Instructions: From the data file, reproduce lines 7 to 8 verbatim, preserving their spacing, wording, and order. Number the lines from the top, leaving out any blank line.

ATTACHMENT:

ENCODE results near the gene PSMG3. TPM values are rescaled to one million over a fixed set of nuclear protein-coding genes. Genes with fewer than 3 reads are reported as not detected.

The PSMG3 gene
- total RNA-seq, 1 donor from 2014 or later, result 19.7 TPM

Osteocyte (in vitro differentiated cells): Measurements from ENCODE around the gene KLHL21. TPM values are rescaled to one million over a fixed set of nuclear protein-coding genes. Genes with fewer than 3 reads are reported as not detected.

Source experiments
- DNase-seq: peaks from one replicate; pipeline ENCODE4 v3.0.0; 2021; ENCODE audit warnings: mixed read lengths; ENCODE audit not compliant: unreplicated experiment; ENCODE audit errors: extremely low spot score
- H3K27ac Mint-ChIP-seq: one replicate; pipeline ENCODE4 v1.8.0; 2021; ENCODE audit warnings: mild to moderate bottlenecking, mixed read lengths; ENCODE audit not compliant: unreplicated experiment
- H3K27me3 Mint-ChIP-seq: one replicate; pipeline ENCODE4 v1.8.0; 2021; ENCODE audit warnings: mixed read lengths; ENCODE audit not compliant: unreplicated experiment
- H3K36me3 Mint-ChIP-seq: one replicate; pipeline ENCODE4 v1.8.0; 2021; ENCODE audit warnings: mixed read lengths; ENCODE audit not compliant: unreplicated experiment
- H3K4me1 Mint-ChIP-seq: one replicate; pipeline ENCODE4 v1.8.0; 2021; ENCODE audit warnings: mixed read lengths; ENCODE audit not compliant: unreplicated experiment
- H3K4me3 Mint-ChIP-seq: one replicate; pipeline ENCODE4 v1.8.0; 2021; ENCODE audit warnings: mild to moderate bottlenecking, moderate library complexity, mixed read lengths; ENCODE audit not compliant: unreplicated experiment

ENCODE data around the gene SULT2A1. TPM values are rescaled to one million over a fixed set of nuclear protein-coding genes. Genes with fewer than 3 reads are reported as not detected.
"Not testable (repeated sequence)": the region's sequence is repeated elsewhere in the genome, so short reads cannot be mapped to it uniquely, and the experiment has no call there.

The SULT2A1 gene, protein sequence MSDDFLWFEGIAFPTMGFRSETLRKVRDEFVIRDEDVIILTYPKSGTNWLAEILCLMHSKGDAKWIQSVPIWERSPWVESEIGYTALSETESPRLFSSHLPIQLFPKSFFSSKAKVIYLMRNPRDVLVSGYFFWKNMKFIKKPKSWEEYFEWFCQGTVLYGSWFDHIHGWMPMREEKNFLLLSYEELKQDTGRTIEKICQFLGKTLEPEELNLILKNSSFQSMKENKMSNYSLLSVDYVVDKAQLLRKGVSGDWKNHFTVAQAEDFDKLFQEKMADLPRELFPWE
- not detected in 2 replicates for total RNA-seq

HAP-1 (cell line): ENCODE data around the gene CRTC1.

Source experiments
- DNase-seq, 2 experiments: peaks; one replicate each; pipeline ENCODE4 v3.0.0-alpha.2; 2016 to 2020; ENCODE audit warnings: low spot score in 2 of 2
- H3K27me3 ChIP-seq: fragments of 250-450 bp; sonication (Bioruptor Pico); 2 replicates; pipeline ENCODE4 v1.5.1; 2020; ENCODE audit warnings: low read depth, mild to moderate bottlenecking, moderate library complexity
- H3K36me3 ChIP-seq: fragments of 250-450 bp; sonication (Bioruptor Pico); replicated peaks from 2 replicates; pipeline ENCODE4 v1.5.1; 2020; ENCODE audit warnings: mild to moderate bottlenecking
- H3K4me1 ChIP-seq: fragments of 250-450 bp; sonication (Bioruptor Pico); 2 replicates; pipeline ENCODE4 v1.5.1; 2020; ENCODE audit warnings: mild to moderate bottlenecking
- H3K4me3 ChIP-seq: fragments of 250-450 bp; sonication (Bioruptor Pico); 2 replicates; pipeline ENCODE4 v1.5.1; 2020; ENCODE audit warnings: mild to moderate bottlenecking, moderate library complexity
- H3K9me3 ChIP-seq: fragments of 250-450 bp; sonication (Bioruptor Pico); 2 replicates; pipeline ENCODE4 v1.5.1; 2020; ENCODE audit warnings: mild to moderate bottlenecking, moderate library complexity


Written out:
- H3K27ac Mint-ChIP-seq: one replicate; pipeline ENCODE4 v1.8.0; 2021; ENCODE audit warnings: mild to moderate bottlenecking, mixed read lengths; ENCODE audit not compliant: unreplicated experiment
- H3K27me3 Mint-ChIP-seq: one replicate; pipeline ENCODE4 v1.8.0; 2021; ENCODE audit warnings: mixed read lengths; ENCODE audit not compliant: unreplicated experiment